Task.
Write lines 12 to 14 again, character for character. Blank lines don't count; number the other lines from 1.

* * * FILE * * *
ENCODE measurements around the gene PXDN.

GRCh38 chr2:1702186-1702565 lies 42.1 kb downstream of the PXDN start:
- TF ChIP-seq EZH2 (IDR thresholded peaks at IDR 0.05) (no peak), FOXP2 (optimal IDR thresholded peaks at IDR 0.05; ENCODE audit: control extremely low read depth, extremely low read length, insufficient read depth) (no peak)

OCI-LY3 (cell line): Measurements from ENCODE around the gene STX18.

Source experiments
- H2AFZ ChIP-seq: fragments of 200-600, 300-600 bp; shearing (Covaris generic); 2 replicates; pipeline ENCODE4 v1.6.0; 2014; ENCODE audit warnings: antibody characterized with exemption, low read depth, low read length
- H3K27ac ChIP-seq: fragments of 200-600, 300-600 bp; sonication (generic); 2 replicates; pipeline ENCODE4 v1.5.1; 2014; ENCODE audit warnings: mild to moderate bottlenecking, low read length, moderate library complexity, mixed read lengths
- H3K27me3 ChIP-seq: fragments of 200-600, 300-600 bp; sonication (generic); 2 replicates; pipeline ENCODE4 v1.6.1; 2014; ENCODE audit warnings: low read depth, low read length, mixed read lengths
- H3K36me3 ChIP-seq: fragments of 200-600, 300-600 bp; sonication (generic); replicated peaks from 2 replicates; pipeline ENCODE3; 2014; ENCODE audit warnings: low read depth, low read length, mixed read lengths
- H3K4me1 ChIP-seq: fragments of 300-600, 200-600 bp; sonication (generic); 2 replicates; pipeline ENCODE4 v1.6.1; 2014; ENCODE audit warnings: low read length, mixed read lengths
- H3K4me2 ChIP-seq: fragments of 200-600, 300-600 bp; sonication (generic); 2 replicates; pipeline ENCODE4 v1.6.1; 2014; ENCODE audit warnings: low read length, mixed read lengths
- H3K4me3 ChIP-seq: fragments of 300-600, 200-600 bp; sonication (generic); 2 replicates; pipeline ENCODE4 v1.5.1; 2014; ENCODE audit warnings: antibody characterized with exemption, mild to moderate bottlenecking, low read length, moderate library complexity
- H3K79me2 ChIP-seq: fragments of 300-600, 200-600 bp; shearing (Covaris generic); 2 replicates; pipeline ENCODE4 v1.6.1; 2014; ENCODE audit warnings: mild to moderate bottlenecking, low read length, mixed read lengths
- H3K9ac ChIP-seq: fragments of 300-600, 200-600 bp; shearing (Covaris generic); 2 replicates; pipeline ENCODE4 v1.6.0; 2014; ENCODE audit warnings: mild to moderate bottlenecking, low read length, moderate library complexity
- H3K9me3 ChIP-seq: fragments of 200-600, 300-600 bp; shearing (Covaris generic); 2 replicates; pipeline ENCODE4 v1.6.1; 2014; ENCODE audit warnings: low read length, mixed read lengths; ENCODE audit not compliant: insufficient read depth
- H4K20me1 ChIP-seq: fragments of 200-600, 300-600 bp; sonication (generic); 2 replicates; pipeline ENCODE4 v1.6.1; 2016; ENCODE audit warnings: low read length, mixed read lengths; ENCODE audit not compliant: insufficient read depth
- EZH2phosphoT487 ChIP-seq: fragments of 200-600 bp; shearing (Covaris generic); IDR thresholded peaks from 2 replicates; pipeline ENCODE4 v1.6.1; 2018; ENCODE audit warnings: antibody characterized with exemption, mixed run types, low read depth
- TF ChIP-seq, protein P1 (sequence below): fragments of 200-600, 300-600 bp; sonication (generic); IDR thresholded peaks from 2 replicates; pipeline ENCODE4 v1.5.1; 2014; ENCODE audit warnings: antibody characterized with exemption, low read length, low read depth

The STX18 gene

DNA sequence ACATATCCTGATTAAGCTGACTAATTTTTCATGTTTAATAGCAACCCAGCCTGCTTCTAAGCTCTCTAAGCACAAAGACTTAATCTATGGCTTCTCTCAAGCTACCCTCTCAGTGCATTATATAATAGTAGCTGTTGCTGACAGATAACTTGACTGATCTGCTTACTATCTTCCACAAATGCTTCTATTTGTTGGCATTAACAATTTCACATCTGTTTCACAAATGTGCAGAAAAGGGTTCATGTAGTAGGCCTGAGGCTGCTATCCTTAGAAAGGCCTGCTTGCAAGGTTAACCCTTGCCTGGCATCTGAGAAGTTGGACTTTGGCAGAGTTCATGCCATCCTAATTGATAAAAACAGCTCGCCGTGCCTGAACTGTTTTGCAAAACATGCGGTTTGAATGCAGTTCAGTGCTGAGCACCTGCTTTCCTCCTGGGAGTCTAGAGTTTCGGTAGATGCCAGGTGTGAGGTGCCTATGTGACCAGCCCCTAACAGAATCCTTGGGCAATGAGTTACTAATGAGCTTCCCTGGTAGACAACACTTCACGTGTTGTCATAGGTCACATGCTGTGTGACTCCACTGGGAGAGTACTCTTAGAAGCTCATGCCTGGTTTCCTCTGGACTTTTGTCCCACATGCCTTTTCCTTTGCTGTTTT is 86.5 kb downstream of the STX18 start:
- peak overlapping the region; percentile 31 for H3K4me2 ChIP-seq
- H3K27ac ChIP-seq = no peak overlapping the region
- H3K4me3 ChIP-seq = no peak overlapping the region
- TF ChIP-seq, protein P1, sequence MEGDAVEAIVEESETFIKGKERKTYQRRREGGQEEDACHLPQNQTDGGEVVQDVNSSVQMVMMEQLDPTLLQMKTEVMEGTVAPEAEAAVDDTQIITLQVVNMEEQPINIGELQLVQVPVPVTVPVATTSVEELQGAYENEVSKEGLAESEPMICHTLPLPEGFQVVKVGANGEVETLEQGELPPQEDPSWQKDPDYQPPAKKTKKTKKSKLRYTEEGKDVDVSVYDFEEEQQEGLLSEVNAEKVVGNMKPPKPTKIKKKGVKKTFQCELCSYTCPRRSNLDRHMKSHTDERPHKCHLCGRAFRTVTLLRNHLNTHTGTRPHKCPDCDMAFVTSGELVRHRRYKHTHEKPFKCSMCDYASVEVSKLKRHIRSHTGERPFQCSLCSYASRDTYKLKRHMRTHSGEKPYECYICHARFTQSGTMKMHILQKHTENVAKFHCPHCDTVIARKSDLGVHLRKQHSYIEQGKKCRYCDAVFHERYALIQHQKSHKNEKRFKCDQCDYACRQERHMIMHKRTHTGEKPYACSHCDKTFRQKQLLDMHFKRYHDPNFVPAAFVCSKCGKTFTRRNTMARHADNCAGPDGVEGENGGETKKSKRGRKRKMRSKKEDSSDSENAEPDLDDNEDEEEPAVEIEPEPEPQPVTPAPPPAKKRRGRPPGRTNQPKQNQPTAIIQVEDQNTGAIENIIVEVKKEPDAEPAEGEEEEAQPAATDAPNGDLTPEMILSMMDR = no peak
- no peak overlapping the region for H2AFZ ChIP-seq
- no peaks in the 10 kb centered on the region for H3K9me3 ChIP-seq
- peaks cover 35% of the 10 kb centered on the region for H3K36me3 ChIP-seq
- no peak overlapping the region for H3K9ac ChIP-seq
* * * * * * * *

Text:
- H3K4me3 ChIP-seq: fragments of 300-600, 200-600 bp; sonication (generic); 2 replicates; pipeline ENCODE4 v1.5.1; 2014; ENCODE audit warnings: antibody characterized with exemption, mild to moderate bottlenecking, low read length, moderate library complexity
- H3K79me2 ChIP-seq: fragments of 300-600, 200-600 bp; shearing (Covaris generic); 2 replicates; pipeline ENCODE4 v1.6.1; 2014; ENCODE audit warnings: mild to moderate bottlenecking, low read length, mixed read lengths
- H3K9ac ChIP-seq: fragments of 300-600, 200-600 bp; shearing (Covaris generic); 2 replicates; pipeline ENCODE4 v1.6.0; 2014; ENCODE audit warnings: mild to moderate bottlenecking, low read length, moderate library complexity